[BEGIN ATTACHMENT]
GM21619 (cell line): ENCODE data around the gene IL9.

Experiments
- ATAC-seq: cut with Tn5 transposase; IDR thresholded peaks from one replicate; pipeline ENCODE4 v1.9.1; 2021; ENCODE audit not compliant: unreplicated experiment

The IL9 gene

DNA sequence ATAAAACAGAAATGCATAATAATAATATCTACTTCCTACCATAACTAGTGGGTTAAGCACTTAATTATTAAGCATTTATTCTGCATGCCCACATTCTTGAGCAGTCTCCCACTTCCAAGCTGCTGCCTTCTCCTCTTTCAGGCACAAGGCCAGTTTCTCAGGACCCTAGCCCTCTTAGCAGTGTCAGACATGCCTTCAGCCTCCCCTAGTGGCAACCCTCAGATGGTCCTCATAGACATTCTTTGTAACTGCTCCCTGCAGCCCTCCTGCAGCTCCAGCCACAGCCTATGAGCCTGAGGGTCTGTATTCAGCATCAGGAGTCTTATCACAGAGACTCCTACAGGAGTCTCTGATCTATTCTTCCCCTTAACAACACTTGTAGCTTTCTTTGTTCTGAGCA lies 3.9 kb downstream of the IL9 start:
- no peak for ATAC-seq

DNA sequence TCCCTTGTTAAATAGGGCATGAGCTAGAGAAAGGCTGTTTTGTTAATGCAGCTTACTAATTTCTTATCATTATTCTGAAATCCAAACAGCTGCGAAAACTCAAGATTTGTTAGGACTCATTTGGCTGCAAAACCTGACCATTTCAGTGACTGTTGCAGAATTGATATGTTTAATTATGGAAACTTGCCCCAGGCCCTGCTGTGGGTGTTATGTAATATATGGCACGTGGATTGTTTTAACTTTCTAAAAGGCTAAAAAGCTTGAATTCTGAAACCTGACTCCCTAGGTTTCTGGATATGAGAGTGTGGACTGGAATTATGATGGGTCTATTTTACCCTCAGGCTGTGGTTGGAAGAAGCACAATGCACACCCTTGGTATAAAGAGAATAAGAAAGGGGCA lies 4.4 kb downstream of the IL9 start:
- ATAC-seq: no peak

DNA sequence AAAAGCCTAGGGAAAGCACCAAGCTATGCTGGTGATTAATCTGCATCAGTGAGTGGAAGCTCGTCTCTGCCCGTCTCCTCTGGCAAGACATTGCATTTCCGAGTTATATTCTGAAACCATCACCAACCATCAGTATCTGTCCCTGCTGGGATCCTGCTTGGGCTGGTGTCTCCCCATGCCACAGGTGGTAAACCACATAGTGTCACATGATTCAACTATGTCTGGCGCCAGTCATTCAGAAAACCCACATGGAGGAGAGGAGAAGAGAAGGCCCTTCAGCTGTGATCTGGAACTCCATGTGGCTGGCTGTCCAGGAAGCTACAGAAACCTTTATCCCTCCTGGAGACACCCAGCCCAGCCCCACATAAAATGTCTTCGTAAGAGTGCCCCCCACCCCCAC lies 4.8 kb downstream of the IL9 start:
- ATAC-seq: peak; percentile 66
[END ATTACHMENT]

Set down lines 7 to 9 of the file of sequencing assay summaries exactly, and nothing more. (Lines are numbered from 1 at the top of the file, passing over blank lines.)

DNA sequence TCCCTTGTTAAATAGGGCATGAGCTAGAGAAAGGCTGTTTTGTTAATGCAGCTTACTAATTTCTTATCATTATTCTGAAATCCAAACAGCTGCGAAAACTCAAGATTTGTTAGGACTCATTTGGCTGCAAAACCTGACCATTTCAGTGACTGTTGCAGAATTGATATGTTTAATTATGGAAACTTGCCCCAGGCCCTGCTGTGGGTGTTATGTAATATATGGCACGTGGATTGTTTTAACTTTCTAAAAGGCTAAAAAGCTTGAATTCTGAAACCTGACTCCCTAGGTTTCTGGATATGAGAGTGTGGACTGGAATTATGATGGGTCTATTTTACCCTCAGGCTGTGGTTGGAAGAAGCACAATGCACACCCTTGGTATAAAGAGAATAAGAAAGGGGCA lies 4.4 kb downstream of the IL9 start:
- ATAC-seq: no peak

DNA sequence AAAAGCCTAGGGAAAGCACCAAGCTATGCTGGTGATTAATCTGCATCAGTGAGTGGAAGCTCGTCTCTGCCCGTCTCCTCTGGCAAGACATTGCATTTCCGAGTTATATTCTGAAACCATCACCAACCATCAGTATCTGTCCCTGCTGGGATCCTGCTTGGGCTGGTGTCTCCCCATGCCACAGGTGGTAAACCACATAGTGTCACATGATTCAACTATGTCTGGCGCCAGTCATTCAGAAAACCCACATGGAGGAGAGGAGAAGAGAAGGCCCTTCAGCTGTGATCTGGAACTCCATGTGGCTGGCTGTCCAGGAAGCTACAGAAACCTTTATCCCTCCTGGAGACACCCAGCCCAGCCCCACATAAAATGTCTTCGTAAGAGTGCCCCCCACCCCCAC lies 4.8 kb downstream of the IL9 start: